While on paper the exchange was voluntary, the removal and resettlement of the tribes was forced.  Those who resisted were bound and forced to march in tandem.  In 1836, with their chiefs in chains, the Muscogee Creek Nation began its migration at gunpoint.  Some 3,500 Muscogee Creeks, along with thousands from other tribes, died while walking the Trail of Tears.

Nor did the government promises hold once the tribes arrived in Indian Territory.  A series of treaties with various tribes, including the Muscogee Creeks, eroded the rights that the Native Americans got through the resettlement.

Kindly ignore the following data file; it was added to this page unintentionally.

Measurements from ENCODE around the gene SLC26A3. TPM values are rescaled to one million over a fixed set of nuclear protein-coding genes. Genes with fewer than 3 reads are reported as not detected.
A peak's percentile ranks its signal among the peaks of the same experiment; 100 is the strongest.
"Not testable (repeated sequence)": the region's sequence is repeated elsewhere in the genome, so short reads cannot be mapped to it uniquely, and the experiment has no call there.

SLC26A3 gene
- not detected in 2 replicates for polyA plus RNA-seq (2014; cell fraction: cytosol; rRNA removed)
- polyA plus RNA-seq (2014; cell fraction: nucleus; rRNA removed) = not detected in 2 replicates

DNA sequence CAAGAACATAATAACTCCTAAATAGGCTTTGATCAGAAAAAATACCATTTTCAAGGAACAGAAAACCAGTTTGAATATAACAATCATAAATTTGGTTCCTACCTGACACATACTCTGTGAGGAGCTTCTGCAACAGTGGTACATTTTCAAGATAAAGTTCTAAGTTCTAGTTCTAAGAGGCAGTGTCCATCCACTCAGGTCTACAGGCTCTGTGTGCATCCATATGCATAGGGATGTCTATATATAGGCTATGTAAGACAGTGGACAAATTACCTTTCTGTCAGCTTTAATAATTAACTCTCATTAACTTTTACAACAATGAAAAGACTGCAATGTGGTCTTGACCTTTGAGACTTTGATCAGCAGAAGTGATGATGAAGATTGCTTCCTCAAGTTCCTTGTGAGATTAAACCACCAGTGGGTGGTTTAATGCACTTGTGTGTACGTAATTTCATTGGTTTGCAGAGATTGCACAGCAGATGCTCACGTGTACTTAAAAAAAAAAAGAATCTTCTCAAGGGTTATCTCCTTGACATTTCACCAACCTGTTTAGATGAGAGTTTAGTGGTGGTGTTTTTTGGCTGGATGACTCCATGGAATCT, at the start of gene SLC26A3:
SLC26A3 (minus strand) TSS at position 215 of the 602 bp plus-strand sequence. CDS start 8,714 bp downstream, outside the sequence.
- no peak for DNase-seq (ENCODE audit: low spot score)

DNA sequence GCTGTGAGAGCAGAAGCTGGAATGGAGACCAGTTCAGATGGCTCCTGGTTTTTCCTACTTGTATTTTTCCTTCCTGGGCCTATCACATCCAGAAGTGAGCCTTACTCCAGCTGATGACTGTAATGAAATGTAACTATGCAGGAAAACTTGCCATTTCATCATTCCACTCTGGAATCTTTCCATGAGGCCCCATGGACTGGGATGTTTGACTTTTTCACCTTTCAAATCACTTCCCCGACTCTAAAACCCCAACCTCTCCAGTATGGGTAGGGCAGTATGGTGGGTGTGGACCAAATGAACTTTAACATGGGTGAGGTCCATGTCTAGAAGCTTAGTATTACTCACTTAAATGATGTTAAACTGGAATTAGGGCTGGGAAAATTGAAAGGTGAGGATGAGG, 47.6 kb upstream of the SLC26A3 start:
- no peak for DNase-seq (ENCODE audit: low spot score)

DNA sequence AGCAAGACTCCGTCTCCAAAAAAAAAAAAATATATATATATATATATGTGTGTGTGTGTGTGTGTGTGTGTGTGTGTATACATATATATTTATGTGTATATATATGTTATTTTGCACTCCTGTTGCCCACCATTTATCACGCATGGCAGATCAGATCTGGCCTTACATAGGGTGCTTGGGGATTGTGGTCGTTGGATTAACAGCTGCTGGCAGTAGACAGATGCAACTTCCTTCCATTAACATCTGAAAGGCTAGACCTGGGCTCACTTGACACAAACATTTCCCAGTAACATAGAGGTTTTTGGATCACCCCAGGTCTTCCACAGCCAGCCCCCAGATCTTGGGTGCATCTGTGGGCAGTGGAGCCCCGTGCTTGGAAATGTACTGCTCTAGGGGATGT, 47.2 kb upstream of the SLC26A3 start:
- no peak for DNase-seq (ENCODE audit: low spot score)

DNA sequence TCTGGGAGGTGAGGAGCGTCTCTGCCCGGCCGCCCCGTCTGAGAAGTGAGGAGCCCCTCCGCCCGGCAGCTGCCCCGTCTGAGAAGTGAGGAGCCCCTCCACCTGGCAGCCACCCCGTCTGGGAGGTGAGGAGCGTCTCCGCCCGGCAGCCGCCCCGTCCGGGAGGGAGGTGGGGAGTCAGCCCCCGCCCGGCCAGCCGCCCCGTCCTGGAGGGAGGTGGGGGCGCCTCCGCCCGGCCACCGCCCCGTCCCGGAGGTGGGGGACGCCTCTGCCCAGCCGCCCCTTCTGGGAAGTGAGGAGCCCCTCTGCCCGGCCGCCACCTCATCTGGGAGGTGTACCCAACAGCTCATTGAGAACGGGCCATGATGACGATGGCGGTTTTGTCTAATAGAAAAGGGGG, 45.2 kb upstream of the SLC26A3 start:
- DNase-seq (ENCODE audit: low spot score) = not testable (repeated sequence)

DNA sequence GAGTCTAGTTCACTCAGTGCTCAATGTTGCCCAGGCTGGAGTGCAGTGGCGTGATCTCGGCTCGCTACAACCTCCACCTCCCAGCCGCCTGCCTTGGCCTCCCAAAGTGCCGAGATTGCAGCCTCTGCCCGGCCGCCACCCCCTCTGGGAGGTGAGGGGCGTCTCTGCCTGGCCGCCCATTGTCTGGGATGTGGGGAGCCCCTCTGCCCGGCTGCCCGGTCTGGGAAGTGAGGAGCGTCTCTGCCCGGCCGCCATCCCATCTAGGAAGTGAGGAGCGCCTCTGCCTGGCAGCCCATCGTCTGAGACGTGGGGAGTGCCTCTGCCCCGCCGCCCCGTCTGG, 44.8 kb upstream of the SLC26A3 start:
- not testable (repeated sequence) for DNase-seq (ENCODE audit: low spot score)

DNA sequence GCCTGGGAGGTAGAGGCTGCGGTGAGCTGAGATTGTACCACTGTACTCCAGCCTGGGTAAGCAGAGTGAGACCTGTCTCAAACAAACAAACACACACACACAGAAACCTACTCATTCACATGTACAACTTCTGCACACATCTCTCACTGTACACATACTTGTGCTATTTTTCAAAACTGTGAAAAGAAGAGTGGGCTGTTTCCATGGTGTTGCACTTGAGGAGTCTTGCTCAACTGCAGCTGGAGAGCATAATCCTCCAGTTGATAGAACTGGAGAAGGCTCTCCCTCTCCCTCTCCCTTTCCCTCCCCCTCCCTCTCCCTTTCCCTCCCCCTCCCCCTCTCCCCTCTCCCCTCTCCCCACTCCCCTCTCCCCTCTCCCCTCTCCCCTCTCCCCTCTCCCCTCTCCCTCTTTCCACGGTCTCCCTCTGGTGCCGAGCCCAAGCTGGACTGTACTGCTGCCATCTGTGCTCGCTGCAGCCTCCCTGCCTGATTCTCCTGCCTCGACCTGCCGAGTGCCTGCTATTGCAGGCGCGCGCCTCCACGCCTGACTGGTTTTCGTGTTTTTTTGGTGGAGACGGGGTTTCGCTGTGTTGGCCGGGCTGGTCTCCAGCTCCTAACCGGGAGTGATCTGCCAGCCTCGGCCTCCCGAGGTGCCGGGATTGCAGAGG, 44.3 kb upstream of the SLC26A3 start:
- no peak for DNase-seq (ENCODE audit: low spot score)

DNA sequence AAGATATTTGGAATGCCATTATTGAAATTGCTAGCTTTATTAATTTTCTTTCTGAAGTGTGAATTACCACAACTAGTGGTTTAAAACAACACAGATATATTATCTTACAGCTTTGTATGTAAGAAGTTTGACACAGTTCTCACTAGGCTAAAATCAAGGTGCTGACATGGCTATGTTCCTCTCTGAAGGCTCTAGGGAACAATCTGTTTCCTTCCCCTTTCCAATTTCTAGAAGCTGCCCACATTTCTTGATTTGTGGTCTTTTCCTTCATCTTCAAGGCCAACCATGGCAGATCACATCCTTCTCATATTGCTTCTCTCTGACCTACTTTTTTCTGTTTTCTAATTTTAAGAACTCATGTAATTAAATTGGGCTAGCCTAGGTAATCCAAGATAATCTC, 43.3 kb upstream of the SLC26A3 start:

By a treaty dated February 14, 1833, the United States committed to grant the Muscogee Creek Nation a patent to its land and stated that “the right thus guaranteed by the United States shall be continued to said tribe of Indians, so long as they shall exist as a nation, and continue to occupy the country hereby assigned them.”  But that treaty also made the Seminole tribe a constituent part of the Muscogee Creek Nation and said that the Seminoles should live on the lands set apart as Muscogee Creek land.  In the treaty of January 4, 1845, the United States recognized that the Muscogee Creeks thus “were deprived, without adequate compensation, of a considerable extent of valuable territory,” yet it did not grant them additional land but instead sought to compensate them with additional annual monetary payments.  The treaty of August 7, 1856, with the Muscogee Creeks and the Seminoles recited that “the convention heretofore existing between the Creek and Seminole tribes of Indians west of the Mississippi River”—that is, in Indian Territory—“has given rise to unhappy and injurious dissensions and controversies among them, which render necessary a readjustment of their relations to each other and to the United States.”  So in that treaty, the Muscogee Creek Nation conveyed title to part of its lands to the Seminoles.